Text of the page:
Die Hard Arcade

Die Hard Arcade

Retro Coin Op Synopsis

“Uh, roger, we got a bad situation down there…”

Why do bad things keep happening to good people? New York cop John McClane, star of the hugely popular Die Hard film series, never could manage to catch a break. After dealing with terrorists, traitors and terrorist’s angry brothers, you’d think the guy would have filled his quota. But no, the bad guys just kept coming back for more in the 3-D fighting game Die Hard Arcade.

Not only did the chumps return, they actually tried to take over the Nakatomi Building, the same skyscraper John successfully defended in the original film. Even after that film’s terrorist takeover, John’s wife Holly kept her job at the Nakatomi Building, and the poor woman once more ended up being taken hostage by armed and dangerous men. Not only that, but the President’s daughter was also among the 30 hostages being held by the terrorists.

On a job this intense, even John needed backup, and he got it in the form of fellow cop Kris Thompson, another trained terrorist-stomper. Together (or apart in one-player more), John and Kris worked their way down from the building’s roof, taking out the enemy with well-placed kicks, punches and special moves. For added combat power, John and Kris could pick up any of the scattered weapons lying around the Nakatomi floors. Enemy guns and missile launchers were especially handy, but the battling twosome could also make weapons out of seemingly ordinary office supplies and building parts—pipes, chairs, beer bottles, an aerosol can and lighter, etc.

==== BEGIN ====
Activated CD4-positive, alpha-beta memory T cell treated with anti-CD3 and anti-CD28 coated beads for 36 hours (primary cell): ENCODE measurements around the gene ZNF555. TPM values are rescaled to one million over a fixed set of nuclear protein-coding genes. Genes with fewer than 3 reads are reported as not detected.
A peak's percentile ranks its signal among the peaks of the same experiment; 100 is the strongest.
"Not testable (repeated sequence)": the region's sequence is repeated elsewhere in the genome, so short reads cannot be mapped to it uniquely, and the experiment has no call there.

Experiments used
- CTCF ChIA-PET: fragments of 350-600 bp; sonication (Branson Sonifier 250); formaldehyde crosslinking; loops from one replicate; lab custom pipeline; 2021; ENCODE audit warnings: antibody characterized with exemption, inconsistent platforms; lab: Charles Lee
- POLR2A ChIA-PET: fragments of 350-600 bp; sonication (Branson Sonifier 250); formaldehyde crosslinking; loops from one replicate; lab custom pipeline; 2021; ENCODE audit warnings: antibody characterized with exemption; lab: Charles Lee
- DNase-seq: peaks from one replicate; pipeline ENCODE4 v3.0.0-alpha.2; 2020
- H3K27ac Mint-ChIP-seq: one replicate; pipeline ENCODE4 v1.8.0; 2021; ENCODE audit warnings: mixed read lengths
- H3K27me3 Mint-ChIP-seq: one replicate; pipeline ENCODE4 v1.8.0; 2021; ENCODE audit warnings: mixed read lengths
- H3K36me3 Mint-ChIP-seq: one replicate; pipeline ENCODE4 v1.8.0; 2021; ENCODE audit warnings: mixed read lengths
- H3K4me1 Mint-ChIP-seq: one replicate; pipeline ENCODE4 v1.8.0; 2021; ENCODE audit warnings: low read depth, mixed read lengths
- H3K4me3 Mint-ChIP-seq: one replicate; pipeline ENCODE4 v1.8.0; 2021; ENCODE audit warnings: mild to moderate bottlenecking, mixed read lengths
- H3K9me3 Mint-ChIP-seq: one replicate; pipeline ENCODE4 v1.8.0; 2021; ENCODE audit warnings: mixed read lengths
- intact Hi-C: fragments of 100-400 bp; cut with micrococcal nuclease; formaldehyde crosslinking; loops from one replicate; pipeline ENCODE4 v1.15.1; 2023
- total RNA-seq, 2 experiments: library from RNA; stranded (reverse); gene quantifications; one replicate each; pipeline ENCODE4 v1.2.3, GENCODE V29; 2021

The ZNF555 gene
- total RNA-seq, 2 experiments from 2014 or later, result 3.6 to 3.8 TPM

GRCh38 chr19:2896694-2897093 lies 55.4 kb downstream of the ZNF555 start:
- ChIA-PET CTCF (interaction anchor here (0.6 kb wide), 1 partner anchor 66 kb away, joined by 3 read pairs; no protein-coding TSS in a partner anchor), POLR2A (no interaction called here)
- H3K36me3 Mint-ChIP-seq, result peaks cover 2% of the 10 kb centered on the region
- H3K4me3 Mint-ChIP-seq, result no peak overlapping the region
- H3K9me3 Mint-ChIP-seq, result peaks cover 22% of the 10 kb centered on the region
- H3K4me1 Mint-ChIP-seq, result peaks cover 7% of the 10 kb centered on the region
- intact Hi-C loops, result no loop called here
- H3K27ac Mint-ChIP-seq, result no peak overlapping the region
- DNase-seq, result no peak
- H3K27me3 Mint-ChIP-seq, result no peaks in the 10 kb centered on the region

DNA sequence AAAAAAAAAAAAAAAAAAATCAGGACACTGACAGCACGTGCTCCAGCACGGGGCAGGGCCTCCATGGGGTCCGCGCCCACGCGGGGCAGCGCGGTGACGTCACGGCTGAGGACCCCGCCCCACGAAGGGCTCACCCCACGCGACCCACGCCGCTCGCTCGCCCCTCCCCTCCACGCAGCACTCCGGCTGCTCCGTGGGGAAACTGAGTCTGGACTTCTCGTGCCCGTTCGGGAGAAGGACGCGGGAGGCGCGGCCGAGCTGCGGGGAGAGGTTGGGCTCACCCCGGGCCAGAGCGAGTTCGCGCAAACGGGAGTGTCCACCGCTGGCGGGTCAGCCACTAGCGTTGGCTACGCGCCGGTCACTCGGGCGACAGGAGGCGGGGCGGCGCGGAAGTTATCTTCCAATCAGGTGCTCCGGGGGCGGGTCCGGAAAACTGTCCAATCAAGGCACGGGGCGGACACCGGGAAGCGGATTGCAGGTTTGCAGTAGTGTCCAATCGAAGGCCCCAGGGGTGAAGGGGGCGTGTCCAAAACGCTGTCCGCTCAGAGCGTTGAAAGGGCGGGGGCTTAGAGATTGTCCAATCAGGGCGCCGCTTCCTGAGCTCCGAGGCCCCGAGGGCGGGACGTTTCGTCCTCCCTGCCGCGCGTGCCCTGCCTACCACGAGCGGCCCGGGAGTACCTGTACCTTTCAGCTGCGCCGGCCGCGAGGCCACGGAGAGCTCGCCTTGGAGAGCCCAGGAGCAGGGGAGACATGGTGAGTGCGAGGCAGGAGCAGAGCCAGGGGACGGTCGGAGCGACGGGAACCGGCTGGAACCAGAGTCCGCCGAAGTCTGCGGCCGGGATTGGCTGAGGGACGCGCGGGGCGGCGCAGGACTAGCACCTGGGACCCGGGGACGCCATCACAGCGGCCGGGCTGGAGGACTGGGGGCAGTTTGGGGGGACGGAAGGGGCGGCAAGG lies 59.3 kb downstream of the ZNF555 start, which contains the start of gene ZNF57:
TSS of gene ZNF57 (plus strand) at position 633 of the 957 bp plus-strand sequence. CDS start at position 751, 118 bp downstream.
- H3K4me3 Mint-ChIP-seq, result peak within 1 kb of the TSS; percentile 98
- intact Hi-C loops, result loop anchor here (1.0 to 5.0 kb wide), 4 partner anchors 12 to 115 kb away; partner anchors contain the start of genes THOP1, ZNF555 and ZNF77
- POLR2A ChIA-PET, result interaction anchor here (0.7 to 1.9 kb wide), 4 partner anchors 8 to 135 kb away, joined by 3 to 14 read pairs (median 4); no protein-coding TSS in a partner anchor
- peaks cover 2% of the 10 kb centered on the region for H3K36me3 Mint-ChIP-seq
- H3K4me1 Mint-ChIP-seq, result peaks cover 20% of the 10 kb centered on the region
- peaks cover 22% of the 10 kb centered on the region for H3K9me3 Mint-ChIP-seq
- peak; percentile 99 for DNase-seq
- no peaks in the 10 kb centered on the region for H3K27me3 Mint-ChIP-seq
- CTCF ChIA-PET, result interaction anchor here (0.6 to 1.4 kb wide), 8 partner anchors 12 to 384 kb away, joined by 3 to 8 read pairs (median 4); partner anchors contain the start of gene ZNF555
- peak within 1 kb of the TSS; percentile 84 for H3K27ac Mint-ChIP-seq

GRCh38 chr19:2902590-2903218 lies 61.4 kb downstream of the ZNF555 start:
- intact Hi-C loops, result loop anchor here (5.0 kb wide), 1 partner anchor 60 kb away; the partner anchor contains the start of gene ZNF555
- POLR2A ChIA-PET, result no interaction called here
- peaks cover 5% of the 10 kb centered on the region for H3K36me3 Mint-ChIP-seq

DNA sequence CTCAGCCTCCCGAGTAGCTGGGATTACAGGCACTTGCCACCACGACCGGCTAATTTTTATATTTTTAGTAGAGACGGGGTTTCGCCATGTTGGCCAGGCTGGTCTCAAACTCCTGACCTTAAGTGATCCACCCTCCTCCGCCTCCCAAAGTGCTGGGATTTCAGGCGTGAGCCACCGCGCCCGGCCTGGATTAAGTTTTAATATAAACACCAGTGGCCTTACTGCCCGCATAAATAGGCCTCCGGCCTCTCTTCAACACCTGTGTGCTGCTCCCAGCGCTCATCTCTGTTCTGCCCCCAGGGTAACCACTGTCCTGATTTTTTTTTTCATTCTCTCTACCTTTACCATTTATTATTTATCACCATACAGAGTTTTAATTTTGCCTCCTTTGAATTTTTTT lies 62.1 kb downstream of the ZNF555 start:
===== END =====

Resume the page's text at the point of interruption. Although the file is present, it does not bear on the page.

Die Hard had always been a natural for the video game world. The movies’ plot—a lone man against several well-armed villains—had been an arcade staple for years. It took eight years before the arcade version finally arrived, but for fighting game fans, Die Hard Arcade was well worth the wait. Like its 2-D fighting predecessors, Die Hard Arcade offered non-stop action and all the thrills of beating up dozens of polygon-based bad guys. The advancements in 3-D game technology allowed Sega to create a believable replica of the movie’s Nakatomi Building, bringing players right into the movie.

Die Hard Arcade exploded at the arcades and later as a home system conversion. And while that may have been bad news for John McClane (sorry, but there’s bound to be a sequel), it was very good news for action gamers and movie fans everywhere.

Arcade Machine Release History

1996 - Die Hard Arcade

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